SEC. 2.

 Section 1250 of the Health and Safety Code is amended to read:

1250.
 As used in this chapter, “health facility” means any facility, place, or building that is organized, maintained, and operated for the diagnosis, care, prevention, and treatment of human illness, physical or mental, including convalescence and rehabilitation and including care during and after pregnancy, or for any one or more of these purposes, for one or more persons, to which the persons are admitted for a 24-hour stay or longer, and includes the following types:
(a) “General acute care hospital” means a health facility having a duly constituted governing body with overall administrative and professional responsibility and an organized medical staff that provides 24-hour inpatient care, including the following basic services: medical, nursing, surgical, anesthesia, laboratory, radiology, pharmacy, and dietary services. A general acute care hospital may include more than one physical plant maintained and operated on separate premises as provided in Section 1250.8. A general acute care hospital that exclusively provides acute medical rehabilitation center services, including at least physical therapy, occupational therapy, and speech therapy, may provide for the required surgical and anesthesia services through a contract with another acute care hospital. In addition, a general acute care hospital that, on July 1, 1983, provided required surgical and anesthesia services through a contract or agreement with another acute care hospital may continue to provide these surgical and anesthesia services through a contract or agreement with an acute care hospital. The general acute care hospital operated by the State Department of Developmental Services at Agnews Developmental Center may, until June 30, 2007, provide surgery and anesthesia services through a contract or agreement with another acute care hospital. Notwithstanding the requirements of this subdivision, a general acute care hospital operated by the Department of Corrections and Rehabilitation or the Department of Veterans Affairs may provide surgery and anesthesia services during normal weekday working hours, and not provide these services during other hours of the weekday or on weekends or holidays, if the general acute care hospital otherwise meets the requirements of this section.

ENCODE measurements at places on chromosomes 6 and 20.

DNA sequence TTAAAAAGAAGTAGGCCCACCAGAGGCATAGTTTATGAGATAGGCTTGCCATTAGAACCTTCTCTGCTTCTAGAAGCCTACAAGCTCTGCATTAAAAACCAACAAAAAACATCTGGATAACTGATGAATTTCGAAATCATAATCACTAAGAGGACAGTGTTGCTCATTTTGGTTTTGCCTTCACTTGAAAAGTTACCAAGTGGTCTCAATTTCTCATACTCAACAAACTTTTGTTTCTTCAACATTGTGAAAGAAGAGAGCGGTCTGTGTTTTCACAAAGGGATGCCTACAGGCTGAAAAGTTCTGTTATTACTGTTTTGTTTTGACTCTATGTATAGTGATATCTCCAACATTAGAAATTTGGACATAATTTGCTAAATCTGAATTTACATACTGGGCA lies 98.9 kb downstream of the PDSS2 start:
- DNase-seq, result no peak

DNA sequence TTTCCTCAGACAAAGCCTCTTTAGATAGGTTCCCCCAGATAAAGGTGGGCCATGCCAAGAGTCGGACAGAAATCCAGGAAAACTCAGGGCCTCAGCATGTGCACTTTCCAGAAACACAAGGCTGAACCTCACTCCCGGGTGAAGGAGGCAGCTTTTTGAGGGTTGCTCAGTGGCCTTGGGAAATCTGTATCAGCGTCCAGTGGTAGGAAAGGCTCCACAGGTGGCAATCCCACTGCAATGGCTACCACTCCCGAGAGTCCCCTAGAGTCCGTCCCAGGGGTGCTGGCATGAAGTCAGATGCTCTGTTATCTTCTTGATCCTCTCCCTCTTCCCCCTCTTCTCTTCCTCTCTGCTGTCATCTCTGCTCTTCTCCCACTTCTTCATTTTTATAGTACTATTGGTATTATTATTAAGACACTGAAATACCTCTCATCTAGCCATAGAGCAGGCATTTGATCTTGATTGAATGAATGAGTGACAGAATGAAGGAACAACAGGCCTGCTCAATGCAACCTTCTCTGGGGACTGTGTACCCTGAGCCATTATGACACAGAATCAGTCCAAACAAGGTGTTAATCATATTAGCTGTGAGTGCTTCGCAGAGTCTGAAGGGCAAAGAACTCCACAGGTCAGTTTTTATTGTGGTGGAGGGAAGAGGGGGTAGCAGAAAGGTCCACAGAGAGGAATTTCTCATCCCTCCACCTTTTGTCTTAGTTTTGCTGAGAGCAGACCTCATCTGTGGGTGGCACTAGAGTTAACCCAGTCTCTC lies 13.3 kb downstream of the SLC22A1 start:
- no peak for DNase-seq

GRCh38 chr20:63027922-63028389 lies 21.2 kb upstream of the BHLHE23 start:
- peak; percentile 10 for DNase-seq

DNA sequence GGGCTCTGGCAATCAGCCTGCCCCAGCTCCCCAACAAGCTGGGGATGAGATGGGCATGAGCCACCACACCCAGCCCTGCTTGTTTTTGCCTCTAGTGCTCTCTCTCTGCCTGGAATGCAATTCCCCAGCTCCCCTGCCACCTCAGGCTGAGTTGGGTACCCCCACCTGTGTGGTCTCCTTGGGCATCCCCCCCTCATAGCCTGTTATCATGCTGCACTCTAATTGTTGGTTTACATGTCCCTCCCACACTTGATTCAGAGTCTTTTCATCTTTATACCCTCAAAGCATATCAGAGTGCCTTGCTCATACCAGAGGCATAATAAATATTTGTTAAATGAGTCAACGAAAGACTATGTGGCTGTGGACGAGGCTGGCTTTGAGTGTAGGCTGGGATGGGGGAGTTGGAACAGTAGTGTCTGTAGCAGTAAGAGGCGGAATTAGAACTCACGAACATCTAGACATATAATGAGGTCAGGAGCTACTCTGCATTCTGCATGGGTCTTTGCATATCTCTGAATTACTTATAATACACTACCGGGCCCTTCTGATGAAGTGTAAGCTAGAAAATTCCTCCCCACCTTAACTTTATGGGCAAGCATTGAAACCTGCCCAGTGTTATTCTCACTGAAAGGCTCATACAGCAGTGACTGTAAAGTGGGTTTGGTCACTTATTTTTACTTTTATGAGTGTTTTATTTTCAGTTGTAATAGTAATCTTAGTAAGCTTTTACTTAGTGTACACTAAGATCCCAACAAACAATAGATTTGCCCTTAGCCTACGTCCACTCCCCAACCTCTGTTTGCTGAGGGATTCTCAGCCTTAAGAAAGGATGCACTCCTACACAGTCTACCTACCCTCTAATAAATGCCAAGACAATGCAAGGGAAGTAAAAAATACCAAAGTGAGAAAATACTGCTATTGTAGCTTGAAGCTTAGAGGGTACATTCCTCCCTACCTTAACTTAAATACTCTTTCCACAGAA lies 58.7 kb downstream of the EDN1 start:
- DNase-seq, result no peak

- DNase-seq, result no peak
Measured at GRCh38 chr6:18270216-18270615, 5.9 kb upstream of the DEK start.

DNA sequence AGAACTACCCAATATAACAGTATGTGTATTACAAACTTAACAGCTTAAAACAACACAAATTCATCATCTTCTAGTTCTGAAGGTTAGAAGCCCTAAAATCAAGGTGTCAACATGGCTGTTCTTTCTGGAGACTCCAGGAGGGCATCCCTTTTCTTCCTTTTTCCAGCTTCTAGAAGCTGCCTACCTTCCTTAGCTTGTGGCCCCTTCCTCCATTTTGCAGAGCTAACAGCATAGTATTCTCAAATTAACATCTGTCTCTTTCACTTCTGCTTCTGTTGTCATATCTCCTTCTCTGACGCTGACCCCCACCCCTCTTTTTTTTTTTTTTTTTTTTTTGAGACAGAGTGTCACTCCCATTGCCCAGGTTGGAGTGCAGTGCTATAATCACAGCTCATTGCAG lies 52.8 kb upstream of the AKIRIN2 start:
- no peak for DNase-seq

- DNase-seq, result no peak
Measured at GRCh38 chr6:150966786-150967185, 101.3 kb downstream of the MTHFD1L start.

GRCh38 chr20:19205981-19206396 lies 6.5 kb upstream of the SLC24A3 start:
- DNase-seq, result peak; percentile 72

A “general acute care hospital” includes a “rural general acute care hospital.” However, a “rural general acute care hospital” shall not be required by the department to provide surgery and anesthesia services. A “rural general acute care hospital” shall meet either of the following conditions:
(1) The hospital meets criteria for designation within peer group six or eight, as defined in the report entitled Hospital Peer Grouping for Efficiency Comparison, dated December 20, 1982.
(2) The hospital meets the criteria for designation within peer group five or seven, as defined in the report entitled Hospital Peer Grouping for Efficiency Comparison, dated December 20, 1982, and has no more than 76 acute care beds and is located in a census dwelling place of 15,000 or less population according to the 1980 federal census.